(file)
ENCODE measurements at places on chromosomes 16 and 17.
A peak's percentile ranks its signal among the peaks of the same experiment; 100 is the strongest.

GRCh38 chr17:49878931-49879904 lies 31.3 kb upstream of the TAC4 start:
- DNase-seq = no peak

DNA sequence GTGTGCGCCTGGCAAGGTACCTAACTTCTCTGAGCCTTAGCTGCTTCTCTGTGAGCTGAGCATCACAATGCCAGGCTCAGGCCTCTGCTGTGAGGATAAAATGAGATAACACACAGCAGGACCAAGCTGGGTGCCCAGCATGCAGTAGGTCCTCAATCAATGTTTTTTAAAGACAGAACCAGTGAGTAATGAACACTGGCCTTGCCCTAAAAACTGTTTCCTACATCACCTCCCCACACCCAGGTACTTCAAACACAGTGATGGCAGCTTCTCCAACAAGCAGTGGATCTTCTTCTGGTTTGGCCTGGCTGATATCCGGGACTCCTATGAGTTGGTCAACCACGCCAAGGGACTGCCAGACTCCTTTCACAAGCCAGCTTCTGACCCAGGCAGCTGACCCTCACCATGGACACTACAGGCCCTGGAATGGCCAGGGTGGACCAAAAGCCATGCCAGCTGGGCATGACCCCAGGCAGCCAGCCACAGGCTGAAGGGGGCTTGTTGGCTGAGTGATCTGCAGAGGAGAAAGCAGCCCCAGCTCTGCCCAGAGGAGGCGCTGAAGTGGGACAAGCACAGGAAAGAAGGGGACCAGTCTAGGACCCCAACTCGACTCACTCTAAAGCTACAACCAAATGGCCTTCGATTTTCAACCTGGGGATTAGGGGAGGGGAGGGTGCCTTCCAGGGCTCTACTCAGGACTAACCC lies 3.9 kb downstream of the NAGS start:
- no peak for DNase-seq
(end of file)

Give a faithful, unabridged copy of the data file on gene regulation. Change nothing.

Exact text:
ENCODE measurements at places on chromosomes 16 and 17.
A peak's percentile ranks its signal among the peaks of the same experiment; 100 is the strongest.

GRCh38 chr17:49878931-49879904 lies 31.3 kb upstream of the TAC4 start:
- DNase-seq = no peak

DNA sequence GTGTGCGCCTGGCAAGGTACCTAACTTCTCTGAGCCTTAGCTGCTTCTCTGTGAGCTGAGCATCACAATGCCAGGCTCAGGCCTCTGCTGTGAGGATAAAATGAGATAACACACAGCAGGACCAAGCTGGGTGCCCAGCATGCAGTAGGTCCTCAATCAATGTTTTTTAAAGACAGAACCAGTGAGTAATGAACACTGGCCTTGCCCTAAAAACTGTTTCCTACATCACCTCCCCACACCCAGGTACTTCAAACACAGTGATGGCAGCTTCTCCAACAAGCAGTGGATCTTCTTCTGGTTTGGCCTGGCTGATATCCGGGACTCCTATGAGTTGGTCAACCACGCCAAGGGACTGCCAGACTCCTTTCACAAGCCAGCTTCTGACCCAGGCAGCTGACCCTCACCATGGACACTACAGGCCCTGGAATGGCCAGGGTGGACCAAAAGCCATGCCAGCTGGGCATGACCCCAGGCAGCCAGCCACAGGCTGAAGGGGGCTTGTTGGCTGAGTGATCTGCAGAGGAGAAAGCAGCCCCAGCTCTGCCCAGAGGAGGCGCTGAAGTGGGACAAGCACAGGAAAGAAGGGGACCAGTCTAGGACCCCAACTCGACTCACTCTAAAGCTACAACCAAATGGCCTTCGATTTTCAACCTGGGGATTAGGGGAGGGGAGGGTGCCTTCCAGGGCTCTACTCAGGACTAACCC lies 3.9 kb downstream of the NAGS start:
- no peak for DNase-seq